Defendants generally argue the same issues that they presented above with regard to bad faith. Thus, they argue that no valid contract existed at the relevant time and so the breach of contract claim must fail. It is too early in the proceedings, however, to make a determination as to whether the insurance contract was in effect or not. This portion of the motion to dismiss will be denied.3

III. Declaratory Judgment

The third count of plaintiff's amended complaint seeks a declaratory judgment regarding the insurance policy coverage issue. (Doc. 15, Am. Compl. ¶¶ 68-73). Plaintiff seeks an order declaring that the policy entitles it to full coverage with regard to the worker's compensation claims at issue. (Id.). Defendants move to dismiss this claim on the basis that the policy was not in effect at the time. As noted above, however, with regard to counts I and II, it is too early for the court to make this determination. Accordingly, this portion of the defendant's motion to dismiss will be denied.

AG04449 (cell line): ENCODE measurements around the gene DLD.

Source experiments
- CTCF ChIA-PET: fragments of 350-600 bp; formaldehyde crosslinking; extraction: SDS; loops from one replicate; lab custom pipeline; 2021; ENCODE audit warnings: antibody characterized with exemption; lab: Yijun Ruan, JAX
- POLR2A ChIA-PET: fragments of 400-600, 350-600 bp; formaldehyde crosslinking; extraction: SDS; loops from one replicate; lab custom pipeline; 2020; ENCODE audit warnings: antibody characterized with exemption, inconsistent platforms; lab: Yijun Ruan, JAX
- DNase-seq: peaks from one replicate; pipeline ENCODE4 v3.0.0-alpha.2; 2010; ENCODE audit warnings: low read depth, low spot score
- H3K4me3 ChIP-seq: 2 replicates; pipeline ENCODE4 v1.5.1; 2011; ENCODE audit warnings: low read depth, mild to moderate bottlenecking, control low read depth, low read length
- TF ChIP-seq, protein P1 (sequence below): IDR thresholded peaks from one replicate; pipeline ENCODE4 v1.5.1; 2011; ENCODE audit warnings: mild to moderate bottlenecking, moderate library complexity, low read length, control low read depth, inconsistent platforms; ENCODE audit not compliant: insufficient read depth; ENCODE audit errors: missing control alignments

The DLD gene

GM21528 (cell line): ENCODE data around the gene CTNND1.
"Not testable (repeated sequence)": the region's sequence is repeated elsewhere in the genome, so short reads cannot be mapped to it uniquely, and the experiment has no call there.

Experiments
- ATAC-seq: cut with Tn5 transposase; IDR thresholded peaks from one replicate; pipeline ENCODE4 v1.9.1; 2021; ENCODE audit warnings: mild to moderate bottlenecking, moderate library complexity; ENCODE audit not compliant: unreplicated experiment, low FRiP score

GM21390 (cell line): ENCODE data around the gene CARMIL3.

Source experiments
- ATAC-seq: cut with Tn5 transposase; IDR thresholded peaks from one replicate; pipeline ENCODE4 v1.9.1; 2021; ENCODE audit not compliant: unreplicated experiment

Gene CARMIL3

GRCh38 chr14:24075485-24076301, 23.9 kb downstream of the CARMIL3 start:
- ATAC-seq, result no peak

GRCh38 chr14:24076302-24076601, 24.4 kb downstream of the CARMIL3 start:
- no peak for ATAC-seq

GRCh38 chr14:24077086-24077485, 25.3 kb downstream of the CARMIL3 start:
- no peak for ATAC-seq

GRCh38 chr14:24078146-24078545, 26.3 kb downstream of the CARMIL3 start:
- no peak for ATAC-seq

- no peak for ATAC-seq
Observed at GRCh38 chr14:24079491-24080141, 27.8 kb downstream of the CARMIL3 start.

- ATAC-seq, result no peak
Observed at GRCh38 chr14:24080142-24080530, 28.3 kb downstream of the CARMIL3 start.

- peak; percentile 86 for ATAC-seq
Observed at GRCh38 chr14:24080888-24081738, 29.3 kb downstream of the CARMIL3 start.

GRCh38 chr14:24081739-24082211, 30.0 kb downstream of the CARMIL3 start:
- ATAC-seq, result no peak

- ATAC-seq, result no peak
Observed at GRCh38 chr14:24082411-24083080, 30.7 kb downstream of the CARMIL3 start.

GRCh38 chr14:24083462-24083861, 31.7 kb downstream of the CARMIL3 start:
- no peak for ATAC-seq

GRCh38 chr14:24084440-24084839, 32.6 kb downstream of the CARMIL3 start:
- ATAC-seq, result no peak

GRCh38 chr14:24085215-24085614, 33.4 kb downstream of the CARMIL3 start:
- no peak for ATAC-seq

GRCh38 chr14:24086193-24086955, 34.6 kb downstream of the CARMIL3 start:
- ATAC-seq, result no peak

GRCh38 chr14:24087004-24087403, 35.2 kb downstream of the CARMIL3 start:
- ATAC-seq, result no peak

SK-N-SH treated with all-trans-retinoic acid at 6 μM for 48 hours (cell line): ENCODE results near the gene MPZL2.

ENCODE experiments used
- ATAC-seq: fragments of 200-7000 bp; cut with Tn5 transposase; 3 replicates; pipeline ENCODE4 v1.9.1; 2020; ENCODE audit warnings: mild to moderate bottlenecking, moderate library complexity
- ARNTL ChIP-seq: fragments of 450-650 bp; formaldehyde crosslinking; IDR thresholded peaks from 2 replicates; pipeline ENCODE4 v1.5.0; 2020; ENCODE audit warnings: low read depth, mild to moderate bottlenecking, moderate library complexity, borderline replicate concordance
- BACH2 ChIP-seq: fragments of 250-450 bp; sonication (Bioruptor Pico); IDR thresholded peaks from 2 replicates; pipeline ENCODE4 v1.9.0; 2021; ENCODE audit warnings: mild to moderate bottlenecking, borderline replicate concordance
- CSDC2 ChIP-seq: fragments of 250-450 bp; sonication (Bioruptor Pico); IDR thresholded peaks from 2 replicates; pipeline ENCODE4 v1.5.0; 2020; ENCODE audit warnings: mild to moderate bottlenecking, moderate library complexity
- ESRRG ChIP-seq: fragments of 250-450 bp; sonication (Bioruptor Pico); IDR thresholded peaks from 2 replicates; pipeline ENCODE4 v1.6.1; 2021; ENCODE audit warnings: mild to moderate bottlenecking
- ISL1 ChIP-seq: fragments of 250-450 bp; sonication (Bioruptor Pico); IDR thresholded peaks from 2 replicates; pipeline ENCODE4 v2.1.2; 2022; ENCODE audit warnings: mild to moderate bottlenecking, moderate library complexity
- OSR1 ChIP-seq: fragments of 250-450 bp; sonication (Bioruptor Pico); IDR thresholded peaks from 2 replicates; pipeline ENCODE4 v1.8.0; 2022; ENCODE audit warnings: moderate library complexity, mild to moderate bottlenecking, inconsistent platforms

Conclusion

For the reasons set forth above, the defendants' motion to dismiss the plaintiff's complaint will be denied. It is too early to make a determination on the issues that the defendants raise. Such issues might better be raised at the summary judgment stage of the case after discovery has been completed. An appropriate order follows.

FootNotes


1. We make no determination at this time as to whether the policy was actually in effect at the relevant time.
2. Also, no separate cause of action for failure to act in good faith and2 with due care in handling the claims is presented in the case. These issues merely go toward the other claims actually present in the case, such as bad faith and breach of contract.
3. Defendants also argue in this section that the plaintiff's amended complaint indicates that defendants violated their duty of good faith and fair dealing. Defendants argue that such a claim cannot exist when a breach of contract claim is pled. Here, however, we find that plaintiff has not pled a separate cause of action for violation of duty of good faith and fair dealing. Thus, this portion of the motion to dismiss will also be denied.